1. In this case, the five petitioners, who are the second party to the proceedings, obtained a decree against Bhusan Changdar one of the first party) and Nando Changdar, who are entitled to an undivided one-fourth share in a property. This one fourth share was brought to sale in execution and was purchased by the decree-holders. They obtained delivery of possession through the Court. The present proceedings were taken between the first party, of whom Bhusan Changdar, one of the judgment-debtors, was one, and the second party who were the decree-holders. The learned Magistrate has found that, though the second party are undoubtedly entitled by virtue of their purchase to an undivided one-fourth share, they were never in actual possession of the property and that the crop was grown entirely by the first party. He has accordingly declared in favour of the possession of the first party and directed the second party to go to the Civil Court.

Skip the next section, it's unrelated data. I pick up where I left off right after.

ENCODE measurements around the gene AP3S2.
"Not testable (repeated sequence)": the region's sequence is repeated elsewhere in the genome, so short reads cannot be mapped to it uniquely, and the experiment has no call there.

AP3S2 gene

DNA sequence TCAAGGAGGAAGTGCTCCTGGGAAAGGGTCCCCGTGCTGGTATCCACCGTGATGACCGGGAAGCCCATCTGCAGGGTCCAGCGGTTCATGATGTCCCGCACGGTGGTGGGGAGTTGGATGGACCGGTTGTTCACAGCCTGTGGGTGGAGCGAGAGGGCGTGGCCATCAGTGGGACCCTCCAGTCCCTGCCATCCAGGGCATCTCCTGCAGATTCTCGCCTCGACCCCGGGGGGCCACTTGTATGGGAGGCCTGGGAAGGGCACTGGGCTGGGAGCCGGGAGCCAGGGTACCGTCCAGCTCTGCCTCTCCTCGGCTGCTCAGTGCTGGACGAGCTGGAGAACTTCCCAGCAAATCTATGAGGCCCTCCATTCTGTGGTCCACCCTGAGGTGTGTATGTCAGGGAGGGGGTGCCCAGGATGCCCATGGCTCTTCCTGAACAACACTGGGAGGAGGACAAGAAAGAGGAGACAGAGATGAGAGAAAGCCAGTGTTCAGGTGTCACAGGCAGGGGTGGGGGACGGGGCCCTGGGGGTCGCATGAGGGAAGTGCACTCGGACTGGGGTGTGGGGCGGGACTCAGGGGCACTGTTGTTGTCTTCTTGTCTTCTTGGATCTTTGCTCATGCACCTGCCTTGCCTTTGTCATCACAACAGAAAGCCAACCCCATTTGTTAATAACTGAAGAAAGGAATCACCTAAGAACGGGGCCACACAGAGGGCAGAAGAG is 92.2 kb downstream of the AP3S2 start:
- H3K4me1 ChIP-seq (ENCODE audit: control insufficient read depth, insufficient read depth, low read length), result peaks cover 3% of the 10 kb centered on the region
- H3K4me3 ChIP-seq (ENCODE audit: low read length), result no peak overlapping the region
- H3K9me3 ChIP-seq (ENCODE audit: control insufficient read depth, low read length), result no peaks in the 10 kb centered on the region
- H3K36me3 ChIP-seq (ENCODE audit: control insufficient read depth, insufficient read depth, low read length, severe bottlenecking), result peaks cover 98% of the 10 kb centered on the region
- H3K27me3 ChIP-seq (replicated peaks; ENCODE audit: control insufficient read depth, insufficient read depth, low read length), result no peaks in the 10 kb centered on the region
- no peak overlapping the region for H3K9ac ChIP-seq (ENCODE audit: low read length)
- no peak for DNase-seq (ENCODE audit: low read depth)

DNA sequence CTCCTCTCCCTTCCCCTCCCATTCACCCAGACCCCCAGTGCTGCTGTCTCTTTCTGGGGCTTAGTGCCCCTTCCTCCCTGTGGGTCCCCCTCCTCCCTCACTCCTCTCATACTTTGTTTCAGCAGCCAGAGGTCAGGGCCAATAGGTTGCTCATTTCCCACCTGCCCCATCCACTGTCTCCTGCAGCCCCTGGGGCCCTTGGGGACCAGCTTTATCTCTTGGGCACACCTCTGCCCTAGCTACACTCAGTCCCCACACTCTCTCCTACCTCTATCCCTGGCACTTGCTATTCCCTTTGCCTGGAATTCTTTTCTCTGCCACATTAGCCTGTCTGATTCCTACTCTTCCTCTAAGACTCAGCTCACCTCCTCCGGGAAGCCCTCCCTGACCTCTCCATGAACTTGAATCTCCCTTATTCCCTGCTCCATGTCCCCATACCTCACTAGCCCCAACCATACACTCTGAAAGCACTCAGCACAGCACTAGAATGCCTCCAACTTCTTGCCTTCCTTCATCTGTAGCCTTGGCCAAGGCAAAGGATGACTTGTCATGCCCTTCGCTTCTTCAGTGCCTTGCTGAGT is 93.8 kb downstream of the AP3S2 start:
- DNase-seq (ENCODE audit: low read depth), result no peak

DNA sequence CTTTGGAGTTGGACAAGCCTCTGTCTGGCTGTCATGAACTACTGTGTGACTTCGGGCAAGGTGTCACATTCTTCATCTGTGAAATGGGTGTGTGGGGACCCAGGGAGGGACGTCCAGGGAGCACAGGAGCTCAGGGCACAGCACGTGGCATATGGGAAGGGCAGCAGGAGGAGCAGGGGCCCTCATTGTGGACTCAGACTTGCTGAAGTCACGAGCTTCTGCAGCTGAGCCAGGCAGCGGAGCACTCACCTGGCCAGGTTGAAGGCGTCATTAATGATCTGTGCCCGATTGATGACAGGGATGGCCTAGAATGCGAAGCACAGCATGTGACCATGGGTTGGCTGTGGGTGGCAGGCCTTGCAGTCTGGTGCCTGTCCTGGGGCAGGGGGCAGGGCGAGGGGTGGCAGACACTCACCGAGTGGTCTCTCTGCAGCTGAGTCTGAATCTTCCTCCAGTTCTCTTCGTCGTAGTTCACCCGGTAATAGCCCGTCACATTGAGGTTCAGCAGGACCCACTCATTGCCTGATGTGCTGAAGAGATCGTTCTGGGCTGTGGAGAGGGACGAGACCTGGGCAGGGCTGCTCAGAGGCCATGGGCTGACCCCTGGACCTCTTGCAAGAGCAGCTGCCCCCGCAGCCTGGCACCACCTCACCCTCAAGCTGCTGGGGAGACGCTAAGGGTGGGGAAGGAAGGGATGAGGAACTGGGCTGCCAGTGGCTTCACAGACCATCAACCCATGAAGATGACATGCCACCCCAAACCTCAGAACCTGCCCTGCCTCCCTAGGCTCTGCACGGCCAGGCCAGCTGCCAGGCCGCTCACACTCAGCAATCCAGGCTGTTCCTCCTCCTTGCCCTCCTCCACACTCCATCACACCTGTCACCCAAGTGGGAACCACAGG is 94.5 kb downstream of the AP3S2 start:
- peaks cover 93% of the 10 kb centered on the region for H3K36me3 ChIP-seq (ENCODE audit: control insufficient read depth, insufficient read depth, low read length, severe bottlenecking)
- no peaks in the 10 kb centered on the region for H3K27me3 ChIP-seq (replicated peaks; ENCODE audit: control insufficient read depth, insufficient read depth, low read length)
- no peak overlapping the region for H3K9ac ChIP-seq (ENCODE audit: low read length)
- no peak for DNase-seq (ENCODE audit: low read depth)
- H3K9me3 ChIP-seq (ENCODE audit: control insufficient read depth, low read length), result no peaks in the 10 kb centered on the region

2. We do not think that the order in this particular case can stand. It seems contrary to all principles of justice that a judgment-debtor should be allowed to retain possession against his decree-holder who has actually been given possession against him by a Civil Court, and, in a criminal proceeding, to assert that possession and, by force of the order of the Magistrate, drive the decree-holder and auction-purchaser back to the Civil Court for a further declaration of his right. This element in the case before us distinguishes it from the case of Basanta Kumari Dasi v. Mohesh Chandra Laha 19 Ind. Cas 541 : 40 C. 982 : 14 Cr. L.J. 269 : 17 C.W.N. 944. With the principles laid down in that case we are fully in accord. We think that the present order cannot be allowed to stand and must be set aside and we order accordingly.
3. If there is still any likelihood of a breach of the peace, the Magistrate will have power to take steps under Section 107, Criminal Procedure Code, to bind down the aggressive parties.